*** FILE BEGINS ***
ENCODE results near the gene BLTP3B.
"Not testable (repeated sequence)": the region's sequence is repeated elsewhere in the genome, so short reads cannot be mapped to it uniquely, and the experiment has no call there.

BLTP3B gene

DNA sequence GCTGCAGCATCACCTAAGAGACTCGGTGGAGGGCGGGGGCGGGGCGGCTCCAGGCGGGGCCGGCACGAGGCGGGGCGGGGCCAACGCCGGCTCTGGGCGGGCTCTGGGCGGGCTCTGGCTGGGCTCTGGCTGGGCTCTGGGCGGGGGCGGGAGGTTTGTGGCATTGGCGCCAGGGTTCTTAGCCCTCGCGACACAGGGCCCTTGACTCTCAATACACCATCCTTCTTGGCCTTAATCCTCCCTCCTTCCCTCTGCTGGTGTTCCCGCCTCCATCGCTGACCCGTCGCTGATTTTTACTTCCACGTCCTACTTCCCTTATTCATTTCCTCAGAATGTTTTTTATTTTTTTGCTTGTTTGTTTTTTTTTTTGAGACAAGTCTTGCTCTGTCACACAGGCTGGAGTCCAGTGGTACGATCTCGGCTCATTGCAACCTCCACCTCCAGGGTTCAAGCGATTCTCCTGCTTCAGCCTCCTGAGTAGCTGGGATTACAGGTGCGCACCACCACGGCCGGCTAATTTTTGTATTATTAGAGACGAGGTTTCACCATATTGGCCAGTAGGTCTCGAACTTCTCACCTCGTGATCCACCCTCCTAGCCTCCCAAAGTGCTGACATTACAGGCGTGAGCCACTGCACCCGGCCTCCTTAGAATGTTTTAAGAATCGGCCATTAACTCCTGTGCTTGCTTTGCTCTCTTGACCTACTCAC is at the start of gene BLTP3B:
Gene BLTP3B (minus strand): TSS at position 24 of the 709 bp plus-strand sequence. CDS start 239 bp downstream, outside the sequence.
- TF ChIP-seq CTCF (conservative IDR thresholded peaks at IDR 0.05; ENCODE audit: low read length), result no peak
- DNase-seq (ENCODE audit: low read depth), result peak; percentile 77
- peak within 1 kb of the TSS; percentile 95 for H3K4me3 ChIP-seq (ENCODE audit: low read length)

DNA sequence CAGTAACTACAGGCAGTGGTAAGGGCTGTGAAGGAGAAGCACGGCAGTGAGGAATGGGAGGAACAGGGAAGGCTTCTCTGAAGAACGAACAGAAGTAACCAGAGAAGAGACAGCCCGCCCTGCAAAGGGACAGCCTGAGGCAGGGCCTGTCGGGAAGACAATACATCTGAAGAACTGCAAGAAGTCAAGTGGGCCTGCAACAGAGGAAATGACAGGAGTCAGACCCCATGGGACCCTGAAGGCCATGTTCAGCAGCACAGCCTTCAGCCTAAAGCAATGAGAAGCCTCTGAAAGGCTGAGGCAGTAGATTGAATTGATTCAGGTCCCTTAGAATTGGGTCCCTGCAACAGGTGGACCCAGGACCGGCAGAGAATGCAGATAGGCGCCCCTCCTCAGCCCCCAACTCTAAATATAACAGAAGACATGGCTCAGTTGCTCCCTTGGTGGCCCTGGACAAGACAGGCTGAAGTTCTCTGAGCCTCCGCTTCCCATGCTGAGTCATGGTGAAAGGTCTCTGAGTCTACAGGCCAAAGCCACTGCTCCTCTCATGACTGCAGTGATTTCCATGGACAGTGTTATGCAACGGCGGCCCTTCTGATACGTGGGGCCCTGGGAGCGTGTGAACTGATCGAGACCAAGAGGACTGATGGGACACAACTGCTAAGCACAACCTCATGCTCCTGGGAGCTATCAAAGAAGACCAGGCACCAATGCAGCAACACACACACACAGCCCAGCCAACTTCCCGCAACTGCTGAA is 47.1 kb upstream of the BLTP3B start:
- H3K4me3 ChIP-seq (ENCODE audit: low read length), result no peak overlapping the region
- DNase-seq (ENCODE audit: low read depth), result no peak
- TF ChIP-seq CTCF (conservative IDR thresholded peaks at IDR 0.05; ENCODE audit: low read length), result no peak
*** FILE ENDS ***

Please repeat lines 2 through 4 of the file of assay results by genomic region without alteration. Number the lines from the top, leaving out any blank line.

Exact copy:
"Not testable (repeated sequence)": the region's sequence is repeated elsewhere in the genome, so short reads cannot be mapped to it uniquely, and the experiment has no call there.

BLTP3B gene

DNA sequence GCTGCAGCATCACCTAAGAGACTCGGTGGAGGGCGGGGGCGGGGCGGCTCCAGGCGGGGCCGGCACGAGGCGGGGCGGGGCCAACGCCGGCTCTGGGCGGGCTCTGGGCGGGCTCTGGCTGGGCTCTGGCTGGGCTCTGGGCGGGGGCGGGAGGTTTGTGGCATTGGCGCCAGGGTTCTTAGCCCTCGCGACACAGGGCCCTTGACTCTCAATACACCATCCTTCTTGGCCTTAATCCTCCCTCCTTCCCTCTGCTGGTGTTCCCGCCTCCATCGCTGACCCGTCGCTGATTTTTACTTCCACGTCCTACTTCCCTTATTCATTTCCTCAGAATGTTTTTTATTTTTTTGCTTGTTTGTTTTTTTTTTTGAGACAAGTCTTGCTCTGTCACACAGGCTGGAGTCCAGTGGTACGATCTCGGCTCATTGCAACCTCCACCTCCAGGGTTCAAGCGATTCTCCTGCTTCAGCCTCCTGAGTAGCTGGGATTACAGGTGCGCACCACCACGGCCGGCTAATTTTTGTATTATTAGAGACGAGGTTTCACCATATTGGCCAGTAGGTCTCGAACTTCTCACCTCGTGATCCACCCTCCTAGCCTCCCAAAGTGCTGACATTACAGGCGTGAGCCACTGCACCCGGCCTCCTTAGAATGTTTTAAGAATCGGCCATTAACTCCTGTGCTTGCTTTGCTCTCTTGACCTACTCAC is at the start of gene BLTP3B: